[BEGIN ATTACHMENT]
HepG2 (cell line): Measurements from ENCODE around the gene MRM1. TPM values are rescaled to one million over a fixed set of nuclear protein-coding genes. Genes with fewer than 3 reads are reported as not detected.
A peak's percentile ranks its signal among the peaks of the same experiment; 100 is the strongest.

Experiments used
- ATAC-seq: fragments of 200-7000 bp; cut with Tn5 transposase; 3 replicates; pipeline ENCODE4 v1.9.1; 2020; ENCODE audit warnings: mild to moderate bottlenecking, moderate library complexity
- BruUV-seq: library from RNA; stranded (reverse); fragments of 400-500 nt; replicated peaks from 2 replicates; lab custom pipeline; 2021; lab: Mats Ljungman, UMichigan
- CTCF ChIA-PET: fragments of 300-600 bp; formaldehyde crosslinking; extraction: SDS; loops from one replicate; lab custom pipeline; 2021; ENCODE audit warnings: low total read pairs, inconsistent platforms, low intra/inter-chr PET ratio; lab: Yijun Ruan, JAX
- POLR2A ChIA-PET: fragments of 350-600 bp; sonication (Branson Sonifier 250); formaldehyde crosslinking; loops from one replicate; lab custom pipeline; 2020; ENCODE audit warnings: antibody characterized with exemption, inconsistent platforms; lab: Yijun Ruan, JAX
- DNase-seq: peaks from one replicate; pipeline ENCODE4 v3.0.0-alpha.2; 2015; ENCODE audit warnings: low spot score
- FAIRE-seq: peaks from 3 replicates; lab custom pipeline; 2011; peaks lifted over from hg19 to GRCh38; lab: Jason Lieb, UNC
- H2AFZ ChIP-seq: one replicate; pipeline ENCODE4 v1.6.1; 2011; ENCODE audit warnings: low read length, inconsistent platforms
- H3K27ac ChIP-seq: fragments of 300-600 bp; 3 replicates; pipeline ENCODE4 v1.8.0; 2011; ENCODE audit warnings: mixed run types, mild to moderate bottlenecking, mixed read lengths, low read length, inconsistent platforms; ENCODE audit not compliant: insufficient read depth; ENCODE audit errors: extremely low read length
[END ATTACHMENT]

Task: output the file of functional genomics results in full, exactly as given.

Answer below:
HepG2 (cell line): Measurements from ENCODE around the gene MRM1. TPM values are rescaled to one million over a fixed set of nuclear protein-coding genes. Genes with fewer than 3 reads are reported as not detected.
A peak's percentile ranks its signal among the peaks of the same experiment; 100 is the strongest.

Experiments used
- ATAC-seq: fragments of 200-7000 bp; cut with Tn5 transposase; 3 replicates; pipeline ENCODE4 v1.9.1; 2020; ENCODE audit warnings: mild to moderate bottlenecking, moderate library complexity
- BruUV-seq: library from RNA; stranded (reverse); fragments of 400-500 nt; replicated peaks from 2 replicates; lab custom pipeline; 2021; lab: Mats Ljungman, UMichigan
- CTCF ChIA-PET: fragments of 300-600 bp; formaldehyde crosslinking; extraction: SDS; loops from one replicate; lab custom pipeline; 2021; ENCODE audit warnings: low total read pairs, inconsistent platforms, low intra/inter-chr PET ratio; lab: Yijun Ruan, JAX
- POLR2A ChIA-PET: fragments of 350-600 bp; sonication (Branson Sonifier 250); formaldehyde crosslinking; loops from one replicate; lab custom pipeline; 2020; ENCODE audit warnings: antibody characterized with exemption, inconsistent platforms; lab: Yijun Ruan, JAX
- DNase-seq: peaks from one replicate; pipeline ENCODE4 v3.0.0-alpha.2; 2015; ENCODE audit warnings: low spot score
- FAIRE-seq: peaks from 3 replicates; lab custom pipeline; 2011; peaks lifted over from hg19 to GRCh38; lab: Jason Lieb, UNC
- H2AFZ ChIP-seq: one replicate; pipeline ENCODE4 v1.6.1; 2011; ENCODE audit warnings: low read length, inconsistent platforms
- H3K27ac ChIP-seq: fragments of 300-600 bp; 3 replicates; pipeline ENCODE4 v1.8.0; 2011; ENCODE audit warnings: mixed run types, mild to moderate bottlenecking, mixed read lengths, low read length, inconsistent platforms; ENCODE audit not compliant: insufficient read depth; ENCODE audit errors: extremely low read length